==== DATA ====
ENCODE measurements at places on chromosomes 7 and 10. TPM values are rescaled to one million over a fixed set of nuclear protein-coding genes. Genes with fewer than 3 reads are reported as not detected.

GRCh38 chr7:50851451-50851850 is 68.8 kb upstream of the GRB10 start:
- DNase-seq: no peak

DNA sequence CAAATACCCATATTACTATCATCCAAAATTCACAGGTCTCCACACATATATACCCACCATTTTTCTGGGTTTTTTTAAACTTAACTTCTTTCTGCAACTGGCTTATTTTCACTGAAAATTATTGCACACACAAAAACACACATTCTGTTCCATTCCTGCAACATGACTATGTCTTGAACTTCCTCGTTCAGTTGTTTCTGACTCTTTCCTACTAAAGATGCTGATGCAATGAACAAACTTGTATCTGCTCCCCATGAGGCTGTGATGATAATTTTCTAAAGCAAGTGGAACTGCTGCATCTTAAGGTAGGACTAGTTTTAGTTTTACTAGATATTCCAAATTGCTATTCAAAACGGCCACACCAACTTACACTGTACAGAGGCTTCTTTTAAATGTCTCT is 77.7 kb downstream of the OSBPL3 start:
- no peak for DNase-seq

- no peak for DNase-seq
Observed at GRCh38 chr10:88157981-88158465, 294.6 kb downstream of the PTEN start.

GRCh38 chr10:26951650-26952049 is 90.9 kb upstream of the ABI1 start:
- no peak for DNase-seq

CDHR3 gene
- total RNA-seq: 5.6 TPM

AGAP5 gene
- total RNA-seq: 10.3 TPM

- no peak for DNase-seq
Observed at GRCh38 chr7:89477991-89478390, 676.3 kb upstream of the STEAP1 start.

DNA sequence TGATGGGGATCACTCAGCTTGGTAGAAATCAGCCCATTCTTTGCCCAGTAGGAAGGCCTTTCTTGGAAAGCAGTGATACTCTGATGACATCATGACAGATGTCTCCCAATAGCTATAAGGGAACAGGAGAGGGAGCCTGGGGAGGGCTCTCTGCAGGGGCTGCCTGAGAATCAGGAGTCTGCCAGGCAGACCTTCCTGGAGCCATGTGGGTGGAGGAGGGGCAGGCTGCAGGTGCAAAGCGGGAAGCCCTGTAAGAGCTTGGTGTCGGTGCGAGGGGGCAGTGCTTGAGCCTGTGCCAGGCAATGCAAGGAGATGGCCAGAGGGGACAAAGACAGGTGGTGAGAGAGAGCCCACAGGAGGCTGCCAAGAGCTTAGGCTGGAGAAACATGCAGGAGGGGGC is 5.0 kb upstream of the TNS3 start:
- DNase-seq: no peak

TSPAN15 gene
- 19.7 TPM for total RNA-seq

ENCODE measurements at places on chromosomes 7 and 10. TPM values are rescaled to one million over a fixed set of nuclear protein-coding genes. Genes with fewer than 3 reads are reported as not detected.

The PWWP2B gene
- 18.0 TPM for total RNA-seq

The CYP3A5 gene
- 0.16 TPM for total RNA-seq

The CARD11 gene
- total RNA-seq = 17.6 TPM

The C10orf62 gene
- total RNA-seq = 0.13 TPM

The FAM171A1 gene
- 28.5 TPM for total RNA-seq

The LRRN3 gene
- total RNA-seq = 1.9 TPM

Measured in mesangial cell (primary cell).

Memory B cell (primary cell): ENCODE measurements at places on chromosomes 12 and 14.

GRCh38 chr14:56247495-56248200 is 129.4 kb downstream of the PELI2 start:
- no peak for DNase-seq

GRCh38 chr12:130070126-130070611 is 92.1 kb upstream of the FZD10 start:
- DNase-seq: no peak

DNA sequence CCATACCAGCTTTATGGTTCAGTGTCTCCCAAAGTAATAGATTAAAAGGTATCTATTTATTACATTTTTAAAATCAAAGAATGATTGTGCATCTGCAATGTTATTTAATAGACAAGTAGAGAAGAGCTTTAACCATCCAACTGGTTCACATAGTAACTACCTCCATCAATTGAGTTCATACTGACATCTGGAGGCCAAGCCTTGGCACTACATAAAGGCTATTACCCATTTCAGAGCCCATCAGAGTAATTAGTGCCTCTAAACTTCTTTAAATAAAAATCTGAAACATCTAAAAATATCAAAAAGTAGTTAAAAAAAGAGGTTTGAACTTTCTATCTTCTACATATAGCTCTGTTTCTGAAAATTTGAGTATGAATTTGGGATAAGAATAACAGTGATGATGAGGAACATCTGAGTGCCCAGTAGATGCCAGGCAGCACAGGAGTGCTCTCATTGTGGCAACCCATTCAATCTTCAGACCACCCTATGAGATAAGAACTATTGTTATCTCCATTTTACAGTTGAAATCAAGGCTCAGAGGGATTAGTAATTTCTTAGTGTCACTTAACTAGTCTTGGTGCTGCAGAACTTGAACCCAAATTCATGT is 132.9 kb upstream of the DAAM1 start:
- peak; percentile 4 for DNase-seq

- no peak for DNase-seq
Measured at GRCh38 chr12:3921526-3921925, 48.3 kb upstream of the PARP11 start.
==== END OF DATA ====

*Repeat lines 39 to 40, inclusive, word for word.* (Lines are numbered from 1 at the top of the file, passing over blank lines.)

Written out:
DNA sequence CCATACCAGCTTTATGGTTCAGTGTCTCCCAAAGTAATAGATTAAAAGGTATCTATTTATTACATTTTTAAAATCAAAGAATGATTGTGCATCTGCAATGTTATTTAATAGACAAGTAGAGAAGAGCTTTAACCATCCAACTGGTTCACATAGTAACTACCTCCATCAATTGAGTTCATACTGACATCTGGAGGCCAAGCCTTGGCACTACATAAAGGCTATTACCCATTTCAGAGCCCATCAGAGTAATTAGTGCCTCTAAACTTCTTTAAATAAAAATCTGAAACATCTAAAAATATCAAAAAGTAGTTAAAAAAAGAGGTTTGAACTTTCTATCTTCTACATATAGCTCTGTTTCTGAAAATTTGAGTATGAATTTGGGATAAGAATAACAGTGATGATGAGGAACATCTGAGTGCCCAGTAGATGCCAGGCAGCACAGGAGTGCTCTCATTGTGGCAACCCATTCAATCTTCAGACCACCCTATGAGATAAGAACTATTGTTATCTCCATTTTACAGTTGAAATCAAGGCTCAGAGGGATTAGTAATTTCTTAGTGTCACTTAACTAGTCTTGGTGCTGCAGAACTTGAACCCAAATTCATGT is 132.9 kb upstream of the DAAM1 start:
- peak; percentile 4 for DNase-seq